Friday, 17 January 2020

Death of Wilson Gavin

I knew Wilson Gavin. He was an intelligent, engaging young man. I did not agree with many of his political views. He never seemed to me to be particularly troubled. He seemed instead to be one of those who would one day make their mark on the world. Although I did not approve of his protest, I am deeply saddened by his death. To die at the age of 21 is a tragedy- and will cause pain for those who knew and loved him for many years to come.

Wilson Gavin, 21, died on Monday from an apparent suicide. On Sunday, he led a protest by the University of Queensland LNP club at an event when drag queens read children's books to children. The event was held in a Brisbane City Council library, and had been organised by the Council. The Council is run by the LNP. Security were called to the event., as a result of the protest- to evict the protestors. The LNP said that it disassociated itself from the UQ LNP Club last year- and condemned the protest.

I want to make plain that when I found out about the protest from the media on Monday morning, I did not approve of it. The worst part of the protest was not that it was apparently homophobic (as it appeared to be) but that this protest occurred in the presence of children. It must have been truly awful for children to be watching an entertainer read a book - to suddenly see a bunch of strangers yelling and jostling, followed by TV crews. Some of these children may be affected for many years after the event.

There was a storm both in the media and on social media about Sunday's events. Some of the comments about Wilson were disgraceful, along the lines of  "oxygen thief"  and that the world was better off without him. These comments continued after his death, when the authors were well aware that Wilson had died.  To those who suggested that he should die, or similar, remember that Wilson has died- and that he has left behind grieving family members and friends. To those who posted nasty and spiteful comments - remember that your words will likely have been read by his family and friends- and caused them added pain.

In December, my husband Mitchell and our baby daughter Elizabeth were featured in a story in The Australian about our surrogacy journey. Following publication of the story, while we  received many messages of support, we also saw many comments  that were spiteful, nasty and homophobic. They made us feel terribly hurt and despondent. It was as though the authors of those comments forgot the laws of the land about defamation (Yes, Virginia,  the law of defamation applies to social media, too.), their dignity, and whatever respect they might have for others. For a couple of days, it seemed as though all the oxygen had been sucked out of the room.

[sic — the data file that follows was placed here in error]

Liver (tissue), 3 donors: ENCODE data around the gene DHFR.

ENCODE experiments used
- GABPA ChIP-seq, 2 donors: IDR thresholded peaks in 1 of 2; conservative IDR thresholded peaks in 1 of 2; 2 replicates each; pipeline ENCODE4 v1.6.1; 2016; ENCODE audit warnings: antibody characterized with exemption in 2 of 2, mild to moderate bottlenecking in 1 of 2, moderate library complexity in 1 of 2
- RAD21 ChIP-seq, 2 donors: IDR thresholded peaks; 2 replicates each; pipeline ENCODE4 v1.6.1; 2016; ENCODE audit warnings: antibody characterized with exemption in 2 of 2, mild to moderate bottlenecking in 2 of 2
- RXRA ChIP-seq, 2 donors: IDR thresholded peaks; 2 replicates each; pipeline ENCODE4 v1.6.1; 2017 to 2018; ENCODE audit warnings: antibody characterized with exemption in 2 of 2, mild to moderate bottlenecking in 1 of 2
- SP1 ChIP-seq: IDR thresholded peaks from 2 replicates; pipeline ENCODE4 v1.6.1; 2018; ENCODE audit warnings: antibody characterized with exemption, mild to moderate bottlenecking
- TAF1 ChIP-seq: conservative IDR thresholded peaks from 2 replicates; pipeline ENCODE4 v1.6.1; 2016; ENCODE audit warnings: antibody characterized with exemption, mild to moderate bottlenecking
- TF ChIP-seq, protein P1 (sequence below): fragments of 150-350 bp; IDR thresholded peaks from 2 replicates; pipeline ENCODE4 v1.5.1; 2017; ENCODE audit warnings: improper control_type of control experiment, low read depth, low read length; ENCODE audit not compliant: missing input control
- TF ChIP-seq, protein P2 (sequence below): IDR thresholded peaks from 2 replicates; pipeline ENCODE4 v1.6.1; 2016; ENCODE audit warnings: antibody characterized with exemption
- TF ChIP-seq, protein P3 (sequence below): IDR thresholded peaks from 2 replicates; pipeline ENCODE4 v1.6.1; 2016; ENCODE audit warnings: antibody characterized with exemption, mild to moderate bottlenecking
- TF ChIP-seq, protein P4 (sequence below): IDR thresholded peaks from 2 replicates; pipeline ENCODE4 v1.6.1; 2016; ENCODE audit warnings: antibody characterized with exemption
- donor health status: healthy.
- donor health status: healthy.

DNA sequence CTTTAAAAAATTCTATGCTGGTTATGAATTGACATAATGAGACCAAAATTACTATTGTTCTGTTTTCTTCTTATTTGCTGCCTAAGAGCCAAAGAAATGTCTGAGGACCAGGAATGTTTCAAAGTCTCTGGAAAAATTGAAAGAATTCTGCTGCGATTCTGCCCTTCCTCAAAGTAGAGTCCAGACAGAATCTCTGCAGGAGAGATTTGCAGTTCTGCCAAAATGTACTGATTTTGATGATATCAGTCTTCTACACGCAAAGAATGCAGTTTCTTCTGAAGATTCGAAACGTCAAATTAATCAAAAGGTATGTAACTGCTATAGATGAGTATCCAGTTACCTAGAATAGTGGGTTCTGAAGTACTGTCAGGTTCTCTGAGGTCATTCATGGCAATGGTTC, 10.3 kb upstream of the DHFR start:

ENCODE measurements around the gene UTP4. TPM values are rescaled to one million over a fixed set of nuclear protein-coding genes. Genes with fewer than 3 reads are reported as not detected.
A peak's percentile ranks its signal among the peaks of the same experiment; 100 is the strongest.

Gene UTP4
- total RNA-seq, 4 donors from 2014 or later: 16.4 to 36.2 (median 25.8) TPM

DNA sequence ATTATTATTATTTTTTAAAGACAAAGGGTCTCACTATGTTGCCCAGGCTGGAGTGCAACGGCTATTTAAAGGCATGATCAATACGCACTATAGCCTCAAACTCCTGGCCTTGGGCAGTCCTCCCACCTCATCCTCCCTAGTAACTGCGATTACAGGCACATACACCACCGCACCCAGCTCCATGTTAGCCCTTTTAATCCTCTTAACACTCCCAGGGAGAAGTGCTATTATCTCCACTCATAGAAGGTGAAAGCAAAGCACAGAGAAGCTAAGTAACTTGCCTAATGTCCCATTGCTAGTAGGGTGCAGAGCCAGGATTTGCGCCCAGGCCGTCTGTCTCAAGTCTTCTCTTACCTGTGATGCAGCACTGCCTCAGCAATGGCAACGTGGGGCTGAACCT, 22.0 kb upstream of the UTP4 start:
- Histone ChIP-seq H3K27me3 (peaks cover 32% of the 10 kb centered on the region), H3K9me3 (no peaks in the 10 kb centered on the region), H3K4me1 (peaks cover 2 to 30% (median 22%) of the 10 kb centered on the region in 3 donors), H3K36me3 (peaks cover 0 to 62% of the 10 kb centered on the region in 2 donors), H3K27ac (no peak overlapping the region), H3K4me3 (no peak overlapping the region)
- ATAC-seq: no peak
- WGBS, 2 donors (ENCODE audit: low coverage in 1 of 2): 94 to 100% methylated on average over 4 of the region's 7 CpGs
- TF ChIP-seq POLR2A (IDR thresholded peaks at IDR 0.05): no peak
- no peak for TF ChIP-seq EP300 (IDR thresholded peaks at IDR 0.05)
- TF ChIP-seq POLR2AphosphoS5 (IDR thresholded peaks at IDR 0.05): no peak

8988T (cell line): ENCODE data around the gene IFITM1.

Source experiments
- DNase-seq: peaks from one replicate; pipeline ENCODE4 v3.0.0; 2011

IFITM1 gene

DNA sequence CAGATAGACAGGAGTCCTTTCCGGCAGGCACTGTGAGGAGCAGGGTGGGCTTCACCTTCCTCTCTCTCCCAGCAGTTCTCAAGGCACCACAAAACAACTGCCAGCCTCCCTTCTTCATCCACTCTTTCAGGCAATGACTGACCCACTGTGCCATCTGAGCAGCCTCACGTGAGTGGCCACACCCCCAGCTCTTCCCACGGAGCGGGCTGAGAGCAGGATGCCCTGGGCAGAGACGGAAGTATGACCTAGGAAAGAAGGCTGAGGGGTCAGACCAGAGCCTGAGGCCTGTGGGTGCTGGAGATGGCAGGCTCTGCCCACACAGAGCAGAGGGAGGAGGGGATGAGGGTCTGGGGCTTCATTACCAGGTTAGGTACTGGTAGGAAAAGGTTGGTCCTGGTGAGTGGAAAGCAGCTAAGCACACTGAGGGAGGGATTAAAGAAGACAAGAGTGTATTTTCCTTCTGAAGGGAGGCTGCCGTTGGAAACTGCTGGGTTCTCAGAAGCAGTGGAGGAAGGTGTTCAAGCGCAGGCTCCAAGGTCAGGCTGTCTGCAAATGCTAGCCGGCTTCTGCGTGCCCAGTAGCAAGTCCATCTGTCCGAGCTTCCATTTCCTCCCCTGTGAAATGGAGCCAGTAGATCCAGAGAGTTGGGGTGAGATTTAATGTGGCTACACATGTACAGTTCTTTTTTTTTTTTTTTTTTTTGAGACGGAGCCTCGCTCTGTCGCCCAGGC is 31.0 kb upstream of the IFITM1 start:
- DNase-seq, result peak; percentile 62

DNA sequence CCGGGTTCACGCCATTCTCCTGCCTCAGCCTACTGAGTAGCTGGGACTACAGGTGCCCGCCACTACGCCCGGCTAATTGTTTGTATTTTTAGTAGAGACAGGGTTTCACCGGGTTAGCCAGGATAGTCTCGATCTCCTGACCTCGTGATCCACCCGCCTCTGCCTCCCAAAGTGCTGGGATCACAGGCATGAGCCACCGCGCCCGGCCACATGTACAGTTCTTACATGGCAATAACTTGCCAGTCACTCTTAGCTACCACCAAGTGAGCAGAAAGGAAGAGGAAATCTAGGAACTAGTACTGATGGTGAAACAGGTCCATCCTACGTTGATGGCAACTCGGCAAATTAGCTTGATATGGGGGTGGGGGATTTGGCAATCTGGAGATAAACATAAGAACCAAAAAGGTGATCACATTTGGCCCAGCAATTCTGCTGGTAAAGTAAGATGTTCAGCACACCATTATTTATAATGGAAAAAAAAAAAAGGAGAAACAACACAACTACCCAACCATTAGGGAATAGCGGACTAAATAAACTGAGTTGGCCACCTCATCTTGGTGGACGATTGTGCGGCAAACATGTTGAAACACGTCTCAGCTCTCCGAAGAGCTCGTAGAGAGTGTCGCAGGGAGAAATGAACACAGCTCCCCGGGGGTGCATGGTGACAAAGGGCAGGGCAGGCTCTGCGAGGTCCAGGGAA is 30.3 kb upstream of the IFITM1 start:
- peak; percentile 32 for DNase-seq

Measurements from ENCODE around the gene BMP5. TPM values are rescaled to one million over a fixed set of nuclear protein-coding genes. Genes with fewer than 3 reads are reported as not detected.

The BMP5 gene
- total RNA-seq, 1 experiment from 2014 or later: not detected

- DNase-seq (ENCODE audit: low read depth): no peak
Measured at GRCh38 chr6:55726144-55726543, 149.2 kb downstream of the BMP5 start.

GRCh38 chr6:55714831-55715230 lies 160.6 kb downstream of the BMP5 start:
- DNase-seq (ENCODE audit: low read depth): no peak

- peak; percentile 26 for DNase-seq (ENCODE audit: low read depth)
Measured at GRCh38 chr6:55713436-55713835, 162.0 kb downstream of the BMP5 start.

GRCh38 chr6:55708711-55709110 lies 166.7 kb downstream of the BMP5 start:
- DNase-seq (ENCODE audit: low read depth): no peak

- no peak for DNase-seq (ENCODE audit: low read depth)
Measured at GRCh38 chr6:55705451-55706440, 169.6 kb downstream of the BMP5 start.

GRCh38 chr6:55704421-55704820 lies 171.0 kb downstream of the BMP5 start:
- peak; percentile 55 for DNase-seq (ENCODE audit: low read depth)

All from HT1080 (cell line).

I was angry about the protest. We should be celebrating our diversity and our unique talents, not condemning them. I am sure that drag queens reading children's books would be very funny and colourful entertainment to children. We should be protecting children, not traumatising them. We should be respecting the law of the land, not ignoring it.

Many years ago, my sister died by suicide. I cannot begin to describe the pain caused by her death. it remains with me now. Luckily for my mother and me, her character was not dragged through the mud immediately after her death. We were given the relative luxury of being able to grieve in private- away from the prying eyes of the media and those on social media, and without having to view many comments that said to the effect that the family member we loved should be condemned.

Wilson Gavin's family have provided a statement:


"To everyone who knew our son and brother and shared their stories of who Wilson Gavin really was – we thank you.

To those who have described Wilson as “a deeply troubled young man”, including so-called family members – with all due respect – you never knew him.
Wilson Gavin died on Monday. He was 21.

To anyone who is or was angry with Wilson – we know he regularly got the “how” wrong and occasionally got the “what” wrong. This made us angry with him too.
To the LGBTIQA+ communities and Rainbow Families Queensland – we love and support you.

To young, politically motivated people of all persuasions – we implore you to seek kind and wise mentors who will guide you, and not use you or wash their hands of you when you no longer serve their purposes.

To those who are now regretting words said or typed in anger that may have contributed to another person’s suffering – we know and share your pain all too well.

To the people impacted by our son’s decision to end his life in the way that he did – words cannot express our sorrow for you.

To the police and emergency services personnel who have treated us with such dignity and compassion, and work with this type of trauma far too often – you have our deepest respect and gratitude.
We loved Wil for his compassion and sense of justice – just some of the many things he got right.
We respected the unwavering strength of his convictions and desire to make the world better.

And we admired Wil’s drive to contribute, so often in ways not many knew about – like serving at a soup kitchen every Saturday or the year he spent teaching kids in Mongolia. He would regularly give the last note in his wallet to a homeless person on the street.

Wil worked tirelessly for causes without personal gain, gratitude, or in some cases, loyalty.

We remember him as a devoted and loving son and brother. We will love him, always and will be forever grateful he was part of our family."
For help or information, call Lifeline 13 11 14; Kids Helpline 1800 55 1800; or Beyond Blue 1300 224 636.